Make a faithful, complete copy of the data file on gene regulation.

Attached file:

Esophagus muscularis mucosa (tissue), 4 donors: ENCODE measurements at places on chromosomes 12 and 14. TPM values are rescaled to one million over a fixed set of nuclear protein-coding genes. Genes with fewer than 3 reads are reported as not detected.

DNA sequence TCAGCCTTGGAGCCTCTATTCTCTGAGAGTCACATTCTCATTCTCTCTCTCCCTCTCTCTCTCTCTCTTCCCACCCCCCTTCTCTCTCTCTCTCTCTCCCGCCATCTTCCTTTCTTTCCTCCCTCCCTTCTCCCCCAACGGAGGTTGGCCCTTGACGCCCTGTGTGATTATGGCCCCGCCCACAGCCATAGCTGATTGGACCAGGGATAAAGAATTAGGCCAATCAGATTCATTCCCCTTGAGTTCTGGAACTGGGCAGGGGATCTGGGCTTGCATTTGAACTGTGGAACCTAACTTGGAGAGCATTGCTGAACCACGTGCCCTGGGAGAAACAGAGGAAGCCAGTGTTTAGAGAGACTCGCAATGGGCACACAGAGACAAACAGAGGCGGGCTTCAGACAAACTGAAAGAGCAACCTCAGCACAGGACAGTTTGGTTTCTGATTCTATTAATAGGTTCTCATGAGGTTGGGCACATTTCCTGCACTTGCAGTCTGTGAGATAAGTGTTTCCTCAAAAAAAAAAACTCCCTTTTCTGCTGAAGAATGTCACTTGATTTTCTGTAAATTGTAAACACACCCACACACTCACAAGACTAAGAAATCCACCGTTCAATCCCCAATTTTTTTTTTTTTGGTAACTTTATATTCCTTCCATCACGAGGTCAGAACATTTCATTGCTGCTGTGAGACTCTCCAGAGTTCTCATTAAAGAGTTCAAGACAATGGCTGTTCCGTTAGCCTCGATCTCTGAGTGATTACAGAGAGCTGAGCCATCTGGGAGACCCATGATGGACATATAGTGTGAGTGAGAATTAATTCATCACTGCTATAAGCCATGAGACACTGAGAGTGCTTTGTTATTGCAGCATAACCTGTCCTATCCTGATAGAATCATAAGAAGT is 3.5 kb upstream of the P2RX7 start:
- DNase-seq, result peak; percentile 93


Esophagus muscularis mucosa (tissue), 4 donors: ENCODE measurements at places on chromosomes 12 and 14. TPM values are rescaled to one million over a fixed set of nuclear protein-coding genes. Genes with fewer than 3 reads are reported as not detected.

DNA sequence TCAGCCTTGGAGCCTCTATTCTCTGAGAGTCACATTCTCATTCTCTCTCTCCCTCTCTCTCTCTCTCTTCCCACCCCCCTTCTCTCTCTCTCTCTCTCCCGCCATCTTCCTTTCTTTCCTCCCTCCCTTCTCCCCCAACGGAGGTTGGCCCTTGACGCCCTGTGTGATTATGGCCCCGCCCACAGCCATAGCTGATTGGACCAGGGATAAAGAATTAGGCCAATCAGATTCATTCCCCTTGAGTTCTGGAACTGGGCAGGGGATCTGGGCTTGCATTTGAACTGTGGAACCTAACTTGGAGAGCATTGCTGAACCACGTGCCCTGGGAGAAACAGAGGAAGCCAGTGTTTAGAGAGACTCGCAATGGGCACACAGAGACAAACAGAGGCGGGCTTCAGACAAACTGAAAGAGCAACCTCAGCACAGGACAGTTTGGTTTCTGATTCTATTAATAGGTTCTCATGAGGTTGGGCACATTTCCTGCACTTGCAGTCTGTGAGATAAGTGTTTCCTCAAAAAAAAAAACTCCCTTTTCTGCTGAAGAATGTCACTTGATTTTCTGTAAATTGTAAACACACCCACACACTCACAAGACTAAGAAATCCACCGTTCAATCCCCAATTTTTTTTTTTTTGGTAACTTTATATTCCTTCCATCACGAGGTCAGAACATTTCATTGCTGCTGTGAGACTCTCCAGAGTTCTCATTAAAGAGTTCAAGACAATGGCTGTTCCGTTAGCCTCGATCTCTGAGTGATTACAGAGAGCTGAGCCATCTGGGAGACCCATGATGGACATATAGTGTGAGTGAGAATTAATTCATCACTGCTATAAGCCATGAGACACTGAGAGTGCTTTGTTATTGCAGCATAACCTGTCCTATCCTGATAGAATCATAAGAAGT is 3.5 kb upstream of the P2RX7 start:
- DNase-seq, result peak; percentile 93